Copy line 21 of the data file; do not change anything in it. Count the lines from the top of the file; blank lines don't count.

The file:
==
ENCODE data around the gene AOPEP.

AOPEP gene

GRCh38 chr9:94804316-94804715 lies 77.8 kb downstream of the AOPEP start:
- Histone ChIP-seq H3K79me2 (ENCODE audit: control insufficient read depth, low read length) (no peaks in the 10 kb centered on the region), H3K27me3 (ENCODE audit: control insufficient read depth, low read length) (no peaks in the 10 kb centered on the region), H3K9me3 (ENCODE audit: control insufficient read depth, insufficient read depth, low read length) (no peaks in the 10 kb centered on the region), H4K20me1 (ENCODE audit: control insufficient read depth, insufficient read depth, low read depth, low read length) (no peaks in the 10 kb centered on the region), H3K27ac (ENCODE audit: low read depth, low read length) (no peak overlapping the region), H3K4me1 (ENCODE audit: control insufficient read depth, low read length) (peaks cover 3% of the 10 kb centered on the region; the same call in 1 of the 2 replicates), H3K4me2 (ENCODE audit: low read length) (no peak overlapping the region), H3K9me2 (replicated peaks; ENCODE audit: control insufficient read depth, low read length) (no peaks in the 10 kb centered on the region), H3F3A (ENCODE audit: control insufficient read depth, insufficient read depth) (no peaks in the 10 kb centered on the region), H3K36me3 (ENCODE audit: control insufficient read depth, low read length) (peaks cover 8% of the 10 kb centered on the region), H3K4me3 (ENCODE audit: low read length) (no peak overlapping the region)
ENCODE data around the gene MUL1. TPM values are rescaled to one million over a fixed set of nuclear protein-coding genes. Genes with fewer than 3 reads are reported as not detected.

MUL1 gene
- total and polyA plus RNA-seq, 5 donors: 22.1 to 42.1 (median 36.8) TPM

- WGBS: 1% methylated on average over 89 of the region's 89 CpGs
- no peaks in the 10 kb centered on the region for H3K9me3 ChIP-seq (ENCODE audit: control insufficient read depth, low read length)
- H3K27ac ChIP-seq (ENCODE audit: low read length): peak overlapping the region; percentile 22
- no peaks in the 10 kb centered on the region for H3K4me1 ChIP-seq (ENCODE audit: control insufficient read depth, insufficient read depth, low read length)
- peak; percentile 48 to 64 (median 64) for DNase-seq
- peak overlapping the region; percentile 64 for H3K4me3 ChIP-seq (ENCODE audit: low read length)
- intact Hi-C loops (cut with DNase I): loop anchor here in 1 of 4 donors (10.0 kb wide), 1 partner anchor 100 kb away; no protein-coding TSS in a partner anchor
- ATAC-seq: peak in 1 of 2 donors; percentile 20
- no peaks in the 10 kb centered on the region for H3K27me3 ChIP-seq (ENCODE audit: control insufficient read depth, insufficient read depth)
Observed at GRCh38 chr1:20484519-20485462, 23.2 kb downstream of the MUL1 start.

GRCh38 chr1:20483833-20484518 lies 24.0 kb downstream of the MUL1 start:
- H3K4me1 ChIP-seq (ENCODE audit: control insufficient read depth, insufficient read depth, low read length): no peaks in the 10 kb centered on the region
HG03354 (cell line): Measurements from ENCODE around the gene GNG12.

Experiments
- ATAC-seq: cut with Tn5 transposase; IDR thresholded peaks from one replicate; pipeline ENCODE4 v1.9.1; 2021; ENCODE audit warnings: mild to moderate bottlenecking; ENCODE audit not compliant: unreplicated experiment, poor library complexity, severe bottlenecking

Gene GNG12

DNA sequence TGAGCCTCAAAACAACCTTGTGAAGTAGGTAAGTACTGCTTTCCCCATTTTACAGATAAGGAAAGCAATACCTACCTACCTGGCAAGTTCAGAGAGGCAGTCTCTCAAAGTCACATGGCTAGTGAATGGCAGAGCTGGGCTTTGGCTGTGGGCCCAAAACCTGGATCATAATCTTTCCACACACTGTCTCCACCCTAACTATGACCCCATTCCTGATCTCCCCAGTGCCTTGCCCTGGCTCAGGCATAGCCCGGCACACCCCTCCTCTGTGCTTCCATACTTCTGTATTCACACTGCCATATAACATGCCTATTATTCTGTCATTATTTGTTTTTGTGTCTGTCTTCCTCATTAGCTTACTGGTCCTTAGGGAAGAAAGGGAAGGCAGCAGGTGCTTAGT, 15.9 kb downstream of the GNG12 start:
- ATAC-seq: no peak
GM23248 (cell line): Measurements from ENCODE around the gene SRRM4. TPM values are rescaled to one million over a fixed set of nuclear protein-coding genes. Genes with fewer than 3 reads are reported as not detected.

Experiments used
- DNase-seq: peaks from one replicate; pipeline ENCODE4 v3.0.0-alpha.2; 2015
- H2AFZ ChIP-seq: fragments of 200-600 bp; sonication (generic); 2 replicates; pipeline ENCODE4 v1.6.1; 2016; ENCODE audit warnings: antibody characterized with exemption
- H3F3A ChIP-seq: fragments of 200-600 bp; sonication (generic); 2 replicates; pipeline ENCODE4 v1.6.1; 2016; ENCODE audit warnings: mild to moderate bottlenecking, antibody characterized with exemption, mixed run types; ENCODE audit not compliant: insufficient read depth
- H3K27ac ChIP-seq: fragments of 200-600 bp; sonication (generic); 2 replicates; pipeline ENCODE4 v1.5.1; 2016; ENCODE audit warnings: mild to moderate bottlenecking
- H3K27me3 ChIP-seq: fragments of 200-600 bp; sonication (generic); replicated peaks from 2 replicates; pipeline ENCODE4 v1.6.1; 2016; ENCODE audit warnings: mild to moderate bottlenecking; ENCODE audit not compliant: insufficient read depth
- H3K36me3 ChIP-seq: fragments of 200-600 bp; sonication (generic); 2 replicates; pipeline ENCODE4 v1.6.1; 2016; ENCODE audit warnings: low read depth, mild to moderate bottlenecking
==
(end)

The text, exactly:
Experiments